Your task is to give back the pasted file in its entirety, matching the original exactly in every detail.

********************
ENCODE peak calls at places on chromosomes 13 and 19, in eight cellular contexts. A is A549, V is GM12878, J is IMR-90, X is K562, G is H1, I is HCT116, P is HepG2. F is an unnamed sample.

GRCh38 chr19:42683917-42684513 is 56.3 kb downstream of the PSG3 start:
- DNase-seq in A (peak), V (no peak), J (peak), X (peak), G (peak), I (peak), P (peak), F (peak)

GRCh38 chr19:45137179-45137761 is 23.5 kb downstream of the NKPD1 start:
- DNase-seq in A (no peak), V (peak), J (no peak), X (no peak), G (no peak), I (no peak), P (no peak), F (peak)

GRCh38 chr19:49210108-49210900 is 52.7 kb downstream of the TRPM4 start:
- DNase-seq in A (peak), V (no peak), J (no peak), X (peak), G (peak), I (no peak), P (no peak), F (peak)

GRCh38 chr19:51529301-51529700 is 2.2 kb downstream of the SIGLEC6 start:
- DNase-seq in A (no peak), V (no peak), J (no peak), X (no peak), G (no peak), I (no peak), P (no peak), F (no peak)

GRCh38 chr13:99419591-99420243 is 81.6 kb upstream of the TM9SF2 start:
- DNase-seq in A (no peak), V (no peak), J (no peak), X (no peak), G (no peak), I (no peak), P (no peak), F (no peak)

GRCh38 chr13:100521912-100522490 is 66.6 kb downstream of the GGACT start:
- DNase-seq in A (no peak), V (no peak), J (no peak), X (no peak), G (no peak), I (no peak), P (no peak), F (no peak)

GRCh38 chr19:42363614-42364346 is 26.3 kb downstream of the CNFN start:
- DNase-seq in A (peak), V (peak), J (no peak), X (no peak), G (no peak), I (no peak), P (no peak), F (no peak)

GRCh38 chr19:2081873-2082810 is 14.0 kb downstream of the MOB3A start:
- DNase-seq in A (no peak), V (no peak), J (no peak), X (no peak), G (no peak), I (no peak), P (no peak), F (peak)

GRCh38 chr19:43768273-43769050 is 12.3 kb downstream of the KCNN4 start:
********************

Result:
ENCODE peak calls at places on chromosomes 13 and 19, in eight cellular contexts. A is A549, V is GM12878, J is IMR-90, X is K562, G is H1, I is HCT116, P is HepG2. F is an unnamed sample.

GRCh38 chr19:42683917-42684513 is 56.3 kb downstream of the PSG3 start:
- DNase-seq in A (peak), V (no peak), J (peak), X (peak), G (peak), I (peak), P (peak), F (peak)

GRCh38 chr19:45137179-45137761 is 23.5 kb downstream of the NKPD1 start:
- DNase-seq in A (no peak), V (peak), J (no peak), X (no peak), G (no peak), I (no peak), P (no peak), F (peak)

GRCh38 chr19:49210108-49210900 is 52.7 kb downstream of the TRPM4 start:
- DNase-seq in A (peak), V (no peak), J (no peak), X (peak), G (peak), I (no peak), P (no peak), F (peak)

GRCh38 chr19:51529301-51529700 is 2.2 kb downstream of the SIGLEC6 start:
- DNase-seq in A (no peak), V (no peak), J (no peak), X (no peak), G (no peak), I (no peak), P (no peak), F (no peak)

GRCh38 chr13:99419591-99420243 is 81.6 kb upstream of the TM9SF2 start:
- DNase-seq in A (no peak), V (no peak), J (no peak), X (no peak), G (no peak), I (no peak), P (no peak), F (no peak)

GRCh38 chr13:100521912-100522490 is 66.6 kb downstream of the GGACT start:
- DNase-seq in A (no peak), V (no peak), J (no peak), X (no peak), G (no peak), I (no peak), P (no peak), F (no peak)

GRCh38 chr19:42363614-42364346 is 26.3 kb downstream of the CNFN start:
- DNase-seq in A (peak), V (peak), J (no peak), X (no peak), G (no peak), I (no peak), P (no peak), F (no peak)

GRCh38 chr19:2081873-2082810 is 14.0 kb downstream of the MOB3A start:
- DNase-seq in A (no peak), V (no peak), J (no peak), X (no peak), G (no peak), I (no peak), P (no peak), F (peak)

GRCh38 chr19:43768273-43769050 is 12.3 kb downstream of the KCNN4 start: